New Neighbors

I’ve been watching our newest neighbors as they take up residence in our yard. Bluebirds recently fledged from one of our nest boxes and a brief battle for the box was won by a pair of house wrens. There are not really four birds, as depicted, but I wanted to capture the pattern of the pair’s activities during the nest building stage. These poses were repeated over and over as I sketched. You’d think that would have made it easier, but wrens aren’t known for standing still. I switched between using binoculars and picking up the pencil to make the initial drawing, then added color later. I like the way the poses capture the some of the story of the wrens setting up house.

Tips and Techniques– I used a pale non-photo-blue pencil to make my initial sketches of the wrens. This gave me a chance to work on the postures before committing to ink. A regular pencil would have been fine, too, but the blue pencil is easy to erase and cover over with paint. It’s a handy tool for birds and other tricky subjects.

My second tip is for those of you who have nest boxes: be sure to monitor them. Open the box quickly about once a week to check on the nest, eggs, or young. This will give you a good idea of what species are using your boxes, whether they fledge successfully, and whether there are any problems. My bluebird nest became infested with ants and I was able to remove it once the birds fledged so that the box was clean for the next inhabitant. There’s good information about nest box monitoring and a code of conduct here:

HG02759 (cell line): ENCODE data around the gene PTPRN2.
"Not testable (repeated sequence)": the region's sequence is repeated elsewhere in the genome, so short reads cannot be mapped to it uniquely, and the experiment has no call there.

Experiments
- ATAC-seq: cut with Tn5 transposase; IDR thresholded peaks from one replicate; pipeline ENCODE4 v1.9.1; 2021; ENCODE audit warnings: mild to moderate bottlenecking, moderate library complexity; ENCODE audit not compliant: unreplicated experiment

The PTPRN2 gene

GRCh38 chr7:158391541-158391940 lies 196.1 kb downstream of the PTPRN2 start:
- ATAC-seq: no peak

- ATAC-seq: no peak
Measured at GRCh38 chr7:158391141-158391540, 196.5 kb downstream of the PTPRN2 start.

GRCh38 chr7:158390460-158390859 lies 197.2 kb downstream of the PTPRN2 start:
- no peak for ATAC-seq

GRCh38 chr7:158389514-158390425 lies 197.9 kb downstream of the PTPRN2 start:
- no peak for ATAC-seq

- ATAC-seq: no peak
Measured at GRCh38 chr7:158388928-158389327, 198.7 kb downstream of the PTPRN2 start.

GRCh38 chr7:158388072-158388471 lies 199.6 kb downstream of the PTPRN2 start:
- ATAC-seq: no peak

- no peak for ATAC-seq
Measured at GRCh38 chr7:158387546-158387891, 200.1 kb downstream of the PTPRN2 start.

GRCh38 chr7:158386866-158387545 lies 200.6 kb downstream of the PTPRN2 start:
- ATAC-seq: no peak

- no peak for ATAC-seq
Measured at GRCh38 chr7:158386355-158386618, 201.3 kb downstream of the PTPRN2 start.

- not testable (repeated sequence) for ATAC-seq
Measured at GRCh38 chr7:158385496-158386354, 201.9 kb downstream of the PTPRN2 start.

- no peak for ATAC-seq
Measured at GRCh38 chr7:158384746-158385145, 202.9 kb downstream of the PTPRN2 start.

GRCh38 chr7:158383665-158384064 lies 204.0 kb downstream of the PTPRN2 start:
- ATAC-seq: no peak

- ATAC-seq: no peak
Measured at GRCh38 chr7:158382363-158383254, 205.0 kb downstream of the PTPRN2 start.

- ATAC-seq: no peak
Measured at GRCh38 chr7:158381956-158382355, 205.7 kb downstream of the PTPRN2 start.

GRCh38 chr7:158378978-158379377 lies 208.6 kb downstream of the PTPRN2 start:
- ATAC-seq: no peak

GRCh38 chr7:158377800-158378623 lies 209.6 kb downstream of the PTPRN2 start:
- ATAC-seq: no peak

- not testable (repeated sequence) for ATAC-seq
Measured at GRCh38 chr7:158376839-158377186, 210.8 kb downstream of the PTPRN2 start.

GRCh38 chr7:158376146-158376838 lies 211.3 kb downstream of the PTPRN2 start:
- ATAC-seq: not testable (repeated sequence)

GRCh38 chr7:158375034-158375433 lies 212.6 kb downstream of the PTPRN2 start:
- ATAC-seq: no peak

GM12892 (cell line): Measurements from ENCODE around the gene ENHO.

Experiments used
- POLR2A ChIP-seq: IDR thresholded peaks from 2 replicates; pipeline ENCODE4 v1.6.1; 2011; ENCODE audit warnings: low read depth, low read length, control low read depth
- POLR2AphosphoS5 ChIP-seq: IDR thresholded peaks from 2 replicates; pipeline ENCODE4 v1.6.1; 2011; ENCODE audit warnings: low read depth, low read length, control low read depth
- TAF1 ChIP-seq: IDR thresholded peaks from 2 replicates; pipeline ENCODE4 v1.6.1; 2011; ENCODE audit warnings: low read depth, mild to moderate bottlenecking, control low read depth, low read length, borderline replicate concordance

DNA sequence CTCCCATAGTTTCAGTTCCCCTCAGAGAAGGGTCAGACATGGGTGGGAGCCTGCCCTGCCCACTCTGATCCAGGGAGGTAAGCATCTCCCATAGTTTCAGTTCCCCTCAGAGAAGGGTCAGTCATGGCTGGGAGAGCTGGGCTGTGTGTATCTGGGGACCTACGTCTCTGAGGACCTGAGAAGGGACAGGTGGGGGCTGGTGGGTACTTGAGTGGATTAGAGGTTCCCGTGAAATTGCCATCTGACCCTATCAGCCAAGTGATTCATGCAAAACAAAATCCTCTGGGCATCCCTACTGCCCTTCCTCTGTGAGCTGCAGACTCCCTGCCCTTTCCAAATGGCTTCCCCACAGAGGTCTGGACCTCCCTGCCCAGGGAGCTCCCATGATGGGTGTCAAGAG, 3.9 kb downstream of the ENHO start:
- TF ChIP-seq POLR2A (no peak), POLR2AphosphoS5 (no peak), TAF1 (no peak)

17 Comments on “New Neighbors

  1. Hi Jean,
    Your work is so fresh and lovely! Thank you for sharing it. I am curious about what blue you used in the sky. It is so pretty!

    • Hi Lisa- The sky is phthalo blue with a bit of cerulean blue. I like the phthalo because its brighter and more transparent than cerulean. Thanks for checking in! –Jean

      • Thank you for sharing Jean. The combination of blues is just lovely!

  2. Jean, this is wonderful. I watch the wrens also, they are my favorites because of that perky personality! They haven’t quite figured out that living low is dangerous as black snakes really like those babies. After a month of nesting and rearing, a snake can take them all in a few minutes.

  3. I, too, have been watching our usual nesting house wrens. Today I saw something that made me very curious so I continued to monitor for a while. I believe that the young are almost ready to fledge since they are sticking their heads out and looking around. Anyway, I watched one wren go into the house and fly off with something white. Then the other parent brought a nice fat bug to feed the young. This went on and on and I realized that the parents are removing the fecal sac (just looked that up ;D). Amazing!! I am pretty sure you know this given your knowledge of nature, but I surely learned something new today. Many thanks for your very lovely paintings.

    • Excellent observation! Yes, I have seen this. My nesting robins consistently ate the fecal sac after feeding their young — that was quite something to watch! But it explains why empty nests are so clean. Thanks for sharing — enjoy your wrens!

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